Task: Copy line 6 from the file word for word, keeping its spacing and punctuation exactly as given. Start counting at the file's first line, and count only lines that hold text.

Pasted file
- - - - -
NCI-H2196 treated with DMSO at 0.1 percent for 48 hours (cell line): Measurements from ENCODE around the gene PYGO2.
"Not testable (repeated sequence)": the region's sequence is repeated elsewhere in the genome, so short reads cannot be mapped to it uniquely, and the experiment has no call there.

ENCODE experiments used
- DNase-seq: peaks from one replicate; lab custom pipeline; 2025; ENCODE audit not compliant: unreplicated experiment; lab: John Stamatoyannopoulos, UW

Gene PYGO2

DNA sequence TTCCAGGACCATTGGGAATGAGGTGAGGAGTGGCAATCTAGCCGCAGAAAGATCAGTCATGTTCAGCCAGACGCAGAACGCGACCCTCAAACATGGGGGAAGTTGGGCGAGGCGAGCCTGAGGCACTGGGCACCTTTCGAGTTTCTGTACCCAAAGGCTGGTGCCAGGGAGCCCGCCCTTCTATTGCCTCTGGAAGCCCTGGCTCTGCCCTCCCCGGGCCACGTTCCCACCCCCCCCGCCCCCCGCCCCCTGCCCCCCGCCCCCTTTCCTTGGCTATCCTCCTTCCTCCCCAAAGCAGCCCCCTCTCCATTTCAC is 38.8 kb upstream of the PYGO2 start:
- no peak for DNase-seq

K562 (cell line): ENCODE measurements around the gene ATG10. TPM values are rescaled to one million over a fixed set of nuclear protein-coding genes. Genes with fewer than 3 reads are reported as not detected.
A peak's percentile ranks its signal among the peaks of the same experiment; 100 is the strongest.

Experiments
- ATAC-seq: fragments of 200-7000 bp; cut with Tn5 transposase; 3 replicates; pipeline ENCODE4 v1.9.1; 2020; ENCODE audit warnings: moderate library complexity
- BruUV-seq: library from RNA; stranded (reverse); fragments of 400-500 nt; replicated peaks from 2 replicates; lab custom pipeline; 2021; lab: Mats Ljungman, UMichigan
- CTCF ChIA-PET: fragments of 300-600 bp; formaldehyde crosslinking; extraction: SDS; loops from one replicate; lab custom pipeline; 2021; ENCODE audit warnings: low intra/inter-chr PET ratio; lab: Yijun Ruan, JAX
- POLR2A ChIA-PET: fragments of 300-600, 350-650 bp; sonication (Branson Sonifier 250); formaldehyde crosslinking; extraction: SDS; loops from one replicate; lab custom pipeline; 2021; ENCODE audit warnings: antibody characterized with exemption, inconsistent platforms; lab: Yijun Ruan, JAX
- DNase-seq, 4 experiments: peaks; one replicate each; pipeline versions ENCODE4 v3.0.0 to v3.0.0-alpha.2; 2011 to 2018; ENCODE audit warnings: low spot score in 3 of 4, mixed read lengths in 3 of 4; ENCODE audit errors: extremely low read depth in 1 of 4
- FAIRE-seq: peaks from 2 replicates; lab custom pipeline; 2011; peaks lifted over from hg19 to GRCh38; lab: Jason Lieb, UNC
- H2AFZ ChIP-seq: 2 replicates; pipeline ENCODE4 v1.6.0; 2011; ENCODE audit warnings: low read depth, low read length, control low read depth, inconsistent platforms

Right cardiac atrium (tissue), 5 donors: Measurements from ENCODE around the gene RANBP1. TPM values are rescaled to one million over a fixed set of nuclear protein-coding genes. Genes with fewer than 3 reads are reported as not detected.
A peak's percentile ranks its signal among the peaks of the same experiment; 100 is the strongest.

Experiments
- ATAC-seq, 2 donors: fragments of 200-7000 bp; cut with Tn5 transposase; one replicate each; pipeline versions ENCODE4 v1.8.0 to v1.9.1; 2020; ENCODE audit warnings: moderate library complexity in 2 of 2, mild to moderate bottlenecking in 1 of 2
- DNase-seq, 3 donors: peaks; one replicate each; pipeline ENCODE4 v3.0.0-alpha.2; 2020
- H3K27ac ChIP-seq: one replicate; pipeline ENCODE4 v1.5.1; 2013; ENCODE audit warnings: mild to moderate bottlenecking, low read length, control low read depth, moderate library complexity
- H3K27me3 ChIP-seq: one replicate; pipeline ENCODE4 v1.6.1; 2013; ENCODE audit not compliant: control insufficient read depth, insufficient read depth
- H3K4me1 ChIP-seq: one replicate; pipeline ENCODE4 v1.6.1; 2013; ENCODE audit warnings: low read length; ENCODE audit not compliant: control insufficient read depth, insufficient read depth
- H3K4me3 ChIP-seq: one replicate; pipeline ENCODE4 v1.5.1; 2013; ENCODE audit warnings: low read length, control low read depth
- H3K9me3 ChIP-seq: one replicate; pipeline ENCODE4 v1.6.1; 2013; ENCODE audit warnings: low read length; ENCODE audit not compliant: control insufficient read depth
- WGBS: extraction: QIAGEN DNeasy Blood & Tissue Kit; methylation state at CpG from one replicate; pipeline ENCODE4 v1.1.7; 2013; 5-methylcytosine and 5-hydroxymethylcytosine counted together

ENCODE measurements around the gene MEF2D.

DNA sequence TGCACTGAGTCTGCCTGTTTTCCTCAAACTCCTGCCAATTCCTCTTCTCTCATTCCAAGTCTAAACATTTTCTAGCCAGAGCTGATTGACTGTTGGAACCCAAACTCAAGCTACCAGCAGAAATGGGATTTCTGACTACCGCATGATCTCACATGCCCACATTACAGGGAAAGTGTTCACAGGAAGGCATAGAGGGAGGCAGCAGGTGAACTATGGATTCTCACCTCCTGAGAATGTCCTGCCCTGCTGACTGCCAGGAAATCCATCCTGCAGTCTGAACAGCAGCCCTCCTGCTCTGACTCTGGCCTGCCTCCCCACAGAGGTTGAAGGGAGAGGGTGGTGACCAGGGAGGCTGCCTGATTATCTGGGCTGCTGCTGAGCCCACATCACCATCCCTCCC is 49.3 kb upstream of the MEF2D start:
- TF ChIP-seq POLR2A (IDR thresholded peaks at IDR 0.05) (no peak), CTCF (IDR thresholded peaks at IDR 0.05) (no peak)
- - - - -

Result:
DNA sequence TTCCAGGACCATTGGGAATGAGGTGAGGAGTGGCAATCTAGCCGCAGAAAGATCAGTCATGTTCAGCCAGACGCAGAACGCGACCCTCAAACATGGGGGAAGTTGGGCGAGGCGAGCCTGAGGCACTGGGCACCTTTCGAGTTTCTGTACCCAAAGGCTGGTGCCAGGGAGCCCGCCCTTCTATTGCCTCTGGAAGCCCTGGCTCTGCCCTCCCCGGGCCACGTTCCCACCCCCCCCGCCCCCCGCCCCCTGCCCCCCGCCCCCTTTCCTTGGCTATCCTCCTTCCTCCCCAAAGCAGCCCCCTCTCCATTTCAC is 38.8 kb upstream of the PYGO2 start: